Here are some that iostudio’s content staff have found to be particularly useful:

As the effectiveness of traditional advertising and marketing channels continues to fade, the importance of flexible thinking grows. Instead of focusing too deeply on the differences in copy, content and every other creative channel, you’ll be most effective at helping your company drive positive change by seeing the entire integrated picture.

While good content is about seeing, reading, then acting, great content starts with a conversation. Preferably over a hot or cold brewed beverage of your choice. Drop us a line and let’s get to work.


Web Webster iostudio Associate Director of Content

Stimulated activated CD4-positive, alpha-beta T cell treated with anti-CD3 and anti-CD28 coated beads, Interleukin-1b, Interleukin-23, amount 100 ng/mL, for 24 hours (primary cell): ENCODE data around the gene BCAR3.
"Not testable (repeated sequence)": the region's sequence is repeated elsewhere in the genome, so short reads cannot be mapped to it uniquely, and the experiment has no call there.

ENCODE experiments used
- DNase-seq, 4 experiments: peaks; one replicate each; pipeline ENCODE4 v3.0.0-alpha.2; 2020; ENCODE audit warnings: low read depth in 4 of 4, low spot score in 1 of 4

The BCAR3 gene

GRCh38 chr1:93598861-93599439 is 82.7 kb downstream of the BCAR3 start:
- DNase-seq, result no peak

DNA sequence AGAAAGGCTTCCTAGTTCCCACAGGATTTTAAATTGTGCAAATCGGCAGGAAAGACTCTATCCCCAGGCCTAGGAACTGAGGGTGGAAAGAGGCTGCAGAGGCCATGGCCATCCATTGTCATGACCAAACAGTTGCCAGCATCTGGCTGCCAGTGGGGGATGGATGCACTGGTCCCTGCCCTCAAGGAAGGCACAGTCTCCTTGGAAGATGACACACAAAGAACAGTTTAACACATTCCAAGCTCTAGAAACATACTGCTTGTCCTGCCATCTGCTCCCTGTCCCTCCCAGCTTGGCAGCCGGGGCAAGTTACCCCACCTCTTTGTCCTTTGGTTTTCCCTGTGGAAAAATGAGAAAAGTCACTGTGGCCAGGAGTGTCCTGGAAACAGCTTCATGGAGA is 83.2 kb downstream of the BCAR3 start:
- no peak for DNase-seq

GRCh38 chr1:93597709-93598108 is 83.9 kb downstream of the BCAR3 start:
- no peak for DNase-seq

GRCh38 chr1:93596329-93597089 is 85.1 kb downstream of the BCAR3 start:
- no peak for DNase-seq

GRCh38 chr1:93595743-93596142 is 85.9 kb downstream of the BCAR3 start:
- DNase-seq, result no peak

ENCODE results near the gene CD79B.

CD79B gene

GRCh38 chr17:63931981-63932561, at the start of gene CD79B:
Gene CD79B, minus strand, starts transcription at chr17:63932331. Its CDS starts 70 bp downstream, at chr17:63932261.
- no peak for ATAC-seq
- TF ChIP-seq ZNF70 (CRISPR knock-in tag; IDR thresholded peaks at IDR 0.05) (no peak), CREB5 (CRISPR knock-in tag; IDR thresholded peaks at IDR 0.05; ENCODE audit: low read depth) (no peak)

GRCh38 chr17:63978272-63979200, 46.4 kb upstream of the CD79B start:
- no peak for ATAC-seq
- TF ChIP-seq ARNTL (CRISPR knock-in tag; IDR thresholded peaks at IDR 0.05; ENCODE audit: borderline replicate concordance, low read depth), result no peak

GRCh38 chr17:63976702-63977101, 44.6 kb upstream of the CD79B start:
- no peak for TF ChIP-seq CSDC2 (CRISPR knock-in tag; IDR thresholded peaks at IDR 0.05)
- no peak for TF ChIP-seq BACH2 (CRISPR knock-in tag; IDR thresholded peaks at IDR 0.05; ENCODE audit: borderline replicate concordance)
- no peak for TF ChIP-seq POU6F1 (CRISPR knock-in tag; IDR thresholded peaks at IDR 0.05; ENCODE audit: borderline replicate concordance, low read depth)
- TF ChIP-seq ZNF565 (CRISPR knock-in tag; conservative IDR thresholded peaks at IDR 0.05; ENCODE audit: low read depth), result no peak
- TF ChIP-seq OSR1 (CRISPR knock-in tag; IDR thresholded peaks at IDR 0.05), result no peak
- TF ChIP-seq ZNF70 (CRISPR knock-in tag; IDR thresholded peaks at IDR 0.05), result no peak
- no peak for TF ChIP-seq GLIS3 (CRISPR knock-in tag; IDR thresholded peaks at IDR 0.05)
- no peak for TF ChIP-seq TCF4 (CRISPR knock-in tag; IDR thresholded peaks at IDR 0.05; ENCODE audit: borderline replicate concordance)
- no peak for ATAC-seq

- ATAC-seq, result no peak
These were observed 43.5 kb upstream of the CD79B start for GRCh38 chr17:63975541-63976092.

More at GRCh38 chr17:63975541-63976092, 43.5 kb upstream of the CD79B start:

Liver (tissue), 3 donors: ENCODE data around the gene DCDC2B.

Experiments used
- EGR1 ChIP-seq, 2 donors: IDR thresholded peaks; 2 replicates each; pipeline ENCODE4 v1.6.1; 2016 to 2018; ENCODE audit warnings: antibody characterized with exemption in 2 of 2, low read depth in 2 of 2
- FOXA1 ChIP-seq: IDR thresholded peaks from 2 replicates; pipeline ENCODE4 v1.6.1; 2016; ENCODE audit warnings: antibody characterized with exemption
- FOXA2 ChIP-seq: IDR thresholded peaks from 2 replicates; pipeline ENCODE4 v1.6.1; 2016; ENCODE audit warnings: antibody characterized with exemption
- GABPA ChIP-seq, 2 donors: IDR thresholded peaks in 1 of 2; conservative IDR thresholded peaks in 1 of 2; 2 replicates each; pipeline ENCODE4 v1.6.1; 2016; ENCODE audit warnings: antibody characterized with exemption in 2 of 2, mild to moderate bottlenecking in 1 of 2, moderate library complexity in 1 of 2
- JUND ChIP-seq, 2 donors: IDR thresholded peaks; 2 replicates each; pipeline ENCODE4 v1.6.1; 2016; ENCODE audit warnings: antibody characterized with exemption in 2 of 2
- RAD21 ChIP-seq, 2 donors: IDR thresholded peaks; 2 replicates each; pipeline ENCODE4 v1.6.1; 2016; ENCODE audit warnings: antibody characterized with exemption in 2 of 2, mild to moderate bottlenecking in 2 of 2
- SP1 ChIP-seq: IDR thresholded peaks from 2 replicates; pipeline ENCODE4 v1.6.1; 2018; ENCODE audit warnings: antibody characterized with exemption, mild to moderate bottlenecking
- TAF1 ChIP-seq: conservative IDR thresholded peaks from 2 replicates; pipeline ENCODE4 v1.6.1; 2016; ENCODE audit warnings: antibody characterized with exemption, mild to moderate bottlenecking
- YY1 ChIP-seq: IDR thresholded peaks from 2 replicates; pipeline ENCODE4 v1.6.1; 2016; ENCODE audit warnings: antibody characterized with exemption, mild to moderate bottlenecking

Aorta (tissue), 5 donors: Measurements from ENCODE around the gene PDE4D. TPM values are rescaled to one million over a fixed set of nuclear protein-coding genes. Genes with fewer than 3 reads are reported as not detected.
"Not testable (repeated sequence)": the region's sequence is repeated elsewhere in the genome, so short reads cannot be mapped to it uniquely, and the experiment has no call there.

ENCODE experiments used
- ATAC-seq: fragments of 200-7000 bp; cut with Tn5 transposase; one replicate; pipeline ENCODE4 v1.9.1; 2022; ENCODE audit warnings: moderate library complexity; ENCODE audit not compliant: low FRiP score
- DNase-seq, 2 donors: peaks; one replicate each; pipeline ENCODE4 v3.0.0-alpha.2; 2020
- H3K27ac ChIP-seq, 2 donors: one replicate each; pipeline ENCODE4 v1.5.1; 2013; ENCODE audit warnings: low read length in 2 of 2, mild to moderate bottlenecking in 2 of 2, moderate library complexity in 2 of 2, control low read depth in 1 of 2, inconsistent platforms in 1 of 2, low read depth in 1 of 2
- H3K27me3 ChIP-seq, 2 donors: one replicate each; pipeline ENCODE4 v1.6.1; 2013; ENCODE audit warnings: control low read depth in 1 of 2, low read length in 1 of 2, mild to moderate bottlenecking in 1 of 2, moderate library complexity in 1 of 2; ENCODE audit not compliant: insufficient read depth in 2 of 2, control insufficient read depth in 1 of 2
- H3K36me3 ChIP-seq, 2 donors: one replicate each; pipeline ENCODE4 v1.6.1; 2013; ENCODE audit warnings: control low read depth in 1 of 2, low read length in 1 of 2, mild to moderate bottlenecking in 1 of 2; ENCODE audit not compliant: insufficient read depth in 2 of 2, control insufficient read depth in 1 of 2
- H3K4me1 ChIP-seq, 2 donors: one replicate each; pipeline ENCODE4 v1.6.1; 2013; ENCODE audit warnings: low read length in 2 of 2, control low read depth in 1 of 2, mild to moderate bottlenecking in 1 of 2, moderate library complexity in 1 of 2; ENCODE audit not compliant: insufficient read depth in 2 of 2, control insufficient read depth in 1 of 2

Web is iostudio’s Associate Director of Content. He has more than 25 years of experience in content strategy, copywriting and client service for healthcare, financial, tech, tourism, B2B and consumer brands. He has an English degree from Rhodes College (Go Lynx!), is a runner (a slow one) and makes metal sculptures (bad ones). He loves puns. And his closest brush with fame was in high school when he was in English class with Ashley Judd and doubled on a sled with her sister Wynonna the same winter. He says he’s been chasing that fame high ever since. He and his wife Ashley (not the actress) have two kids. For more insights, connect with him on LinkedIn.